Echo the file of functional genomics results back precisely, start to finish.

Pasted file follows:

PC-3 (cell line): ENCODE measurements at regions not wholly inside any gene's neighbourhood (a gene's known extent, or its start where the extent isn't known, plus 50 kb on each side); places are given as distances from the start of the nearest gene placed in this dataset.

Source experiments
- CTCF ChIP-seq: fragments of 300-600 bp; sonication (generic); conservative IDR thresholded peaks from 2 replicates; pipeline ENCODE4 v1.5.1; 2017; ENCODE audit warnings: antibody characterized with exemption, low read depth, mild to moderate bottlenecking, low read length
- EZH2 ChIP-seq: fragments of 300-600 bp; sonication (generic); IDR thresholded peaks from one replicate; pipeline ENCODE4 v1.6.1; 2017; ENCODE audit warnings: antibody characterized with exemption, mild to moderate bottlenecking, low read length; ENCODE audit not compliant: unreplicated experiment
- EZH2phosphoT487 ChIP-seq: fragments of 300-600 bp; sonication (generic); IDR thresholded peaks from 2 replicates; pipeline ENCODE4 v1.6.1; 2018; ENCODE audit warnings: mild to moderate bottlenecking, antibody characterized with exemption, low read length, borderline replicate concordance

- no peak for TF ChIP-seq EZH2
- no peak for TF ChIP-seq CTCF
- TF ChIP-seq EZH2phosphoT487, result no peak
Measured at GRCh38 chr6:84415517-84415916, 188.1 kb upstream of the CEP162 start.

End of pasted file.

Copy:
PC-3 (cell line): ENCODE measurements at regions not wholly inside any gene's neighbourhood (a gene's known extent, or its start where the extent isn't known, plus 50 kb on each side); places are given as distances from the start of the nearest gene placed in this dataset.

Source experiments
- CTCF ChIP-seq: fragments of 300-600 bp; sonication (generic); conservative IDR thresholded peaks from 2 replicates; pipeline ENCODE4 v1.5.1; 2017; ENCODE audit warnings: antibody characterized with exemption, low read depth, mild to moderate bottlenecking, low read length
- EZH2 ChIP-seq: fragments of 300-600 bp; sonication (generic); IDR thresholded peaks from one replicate; pipeline ENCODE4 v1.6.1; 2017; ENCODE audit warnings: antibody characterized with exemption, mild to moderate bottlenecking, low read length; ENCODE audit not compliant: unreplicated experiment
- EZH2phosphoT487 ChIP-seq: fragments of 300-600 bp; sonication (generic); IDR thresholded peaks from 2 replicates; pipeline ENCODE4 v1.6.1; 2018; ENCODE audit warnings: mild to moderate bottlenecking, antibody characterized with exemption, low read length, borderline replicate concordance

- no peak for TF ChIP-seq EZH2
- no peak for TF ChIP-seq CTCF
- TF ChIP-seq EZH2phosphoT487, result no peak
Measured at GRCh38 chr6:84415517-84415916, 188.1 kb upstream of the CEP162 start.